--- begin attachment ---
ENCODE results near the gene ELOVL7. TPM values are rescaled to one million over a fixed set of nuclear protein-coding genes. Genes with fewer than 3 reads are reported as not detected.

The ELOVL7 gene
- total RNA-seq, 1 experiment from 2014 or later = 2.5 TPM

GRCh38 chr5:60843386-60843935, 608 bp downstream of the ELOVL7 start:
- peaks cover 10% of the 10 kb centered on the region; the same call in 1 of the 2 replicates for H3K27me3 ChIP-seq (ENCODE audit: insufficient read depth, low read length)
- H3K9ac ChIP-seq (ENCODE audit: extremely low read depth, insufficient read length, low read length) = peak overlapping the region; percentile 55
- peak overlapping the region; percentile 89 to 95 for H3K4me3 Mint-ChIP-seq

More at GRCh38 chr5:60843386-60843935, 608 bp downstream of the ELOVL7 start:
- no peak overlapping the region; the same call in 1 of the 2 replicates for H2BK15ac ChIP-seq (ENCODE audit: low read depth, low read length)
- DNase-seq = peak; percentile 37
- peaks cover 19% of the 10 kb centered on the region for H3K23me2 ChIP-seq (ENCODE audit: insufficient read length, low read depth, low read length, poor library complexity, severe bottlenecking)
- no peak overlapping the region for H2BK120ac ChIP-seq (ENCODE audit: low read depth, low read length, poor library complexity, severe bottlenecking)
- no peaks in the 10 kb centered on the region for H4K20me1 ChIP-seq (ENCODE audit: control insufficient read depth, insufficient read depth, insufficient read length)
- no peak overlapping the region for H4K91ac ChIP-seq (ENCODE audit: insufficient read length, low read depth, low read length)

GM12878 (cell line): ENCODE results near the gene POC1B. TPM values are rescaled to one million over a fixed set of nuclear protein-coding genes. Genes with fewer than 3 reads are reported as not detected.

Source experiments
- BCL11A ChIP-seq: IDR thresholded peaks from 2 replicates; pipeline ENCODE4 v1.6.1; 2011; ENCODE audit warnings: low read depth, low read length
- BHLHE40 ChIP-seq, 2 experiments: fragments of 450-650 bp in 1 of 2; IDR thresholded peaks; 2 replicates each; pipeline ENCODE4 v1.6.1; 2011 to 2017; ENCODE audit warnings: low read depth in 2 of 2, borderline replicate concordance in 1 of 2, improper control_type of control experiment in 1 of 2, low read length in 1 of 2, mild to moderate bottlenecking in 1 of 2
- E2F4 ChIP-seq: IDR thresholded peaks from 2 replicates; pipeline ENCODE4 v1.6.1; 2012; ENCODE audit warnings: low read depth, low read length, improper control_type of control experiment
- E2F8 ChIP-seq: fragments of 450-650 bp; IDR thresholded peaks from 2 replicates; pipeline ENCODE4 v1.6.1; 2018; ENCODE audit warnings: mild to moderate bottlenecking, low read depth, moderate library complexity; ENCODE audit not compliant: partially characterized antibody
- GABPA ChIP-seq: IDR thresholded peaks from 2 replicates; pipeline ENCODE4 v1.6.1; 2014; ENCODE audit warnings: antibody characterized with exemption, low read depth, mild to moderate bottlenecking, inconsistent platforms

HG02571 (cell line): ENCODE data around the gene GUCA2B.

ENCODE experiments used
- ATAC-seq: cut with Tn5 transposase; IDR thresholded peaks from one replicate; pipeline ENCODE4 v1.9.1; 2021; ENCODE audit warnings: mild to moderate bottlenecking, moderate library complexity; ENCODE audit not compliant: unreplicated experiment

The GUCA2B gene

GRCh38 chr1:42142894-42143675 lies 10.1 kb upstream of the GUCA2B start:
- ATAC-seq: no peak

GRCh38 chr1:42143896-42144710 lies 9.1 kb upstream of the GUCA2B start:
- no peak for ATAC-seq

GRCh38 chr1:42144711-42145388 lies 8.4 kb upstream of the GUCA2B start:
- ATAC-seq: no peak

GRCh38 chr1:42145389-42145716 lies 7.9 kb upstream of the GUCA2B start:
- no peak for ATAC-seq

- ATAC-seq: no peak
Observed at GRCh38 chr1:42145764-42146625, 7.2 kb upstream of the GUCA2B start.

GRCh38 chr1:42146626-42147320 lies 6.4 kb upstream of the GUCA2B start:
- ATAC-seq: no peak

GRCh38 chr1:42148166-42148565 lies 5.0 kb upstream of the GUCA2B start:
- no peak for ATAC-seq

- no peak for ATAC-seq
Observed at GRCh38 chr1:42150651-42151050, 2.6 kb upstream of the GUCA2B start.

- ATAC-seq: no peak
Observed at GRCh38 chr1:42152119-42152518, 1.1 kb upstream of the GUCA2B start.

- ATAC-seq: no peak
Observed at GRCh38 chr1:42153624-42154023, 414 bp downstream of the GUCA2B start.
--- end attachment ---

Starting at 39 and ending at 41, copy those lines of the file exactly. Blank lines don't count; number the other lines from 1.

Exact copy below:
- no peak for ATAC-seq

- no peak for ATAC-seq
Observed at GRCh38 chr1:42150651-42151050, 2.6 kb upstream of the GUCA2B start.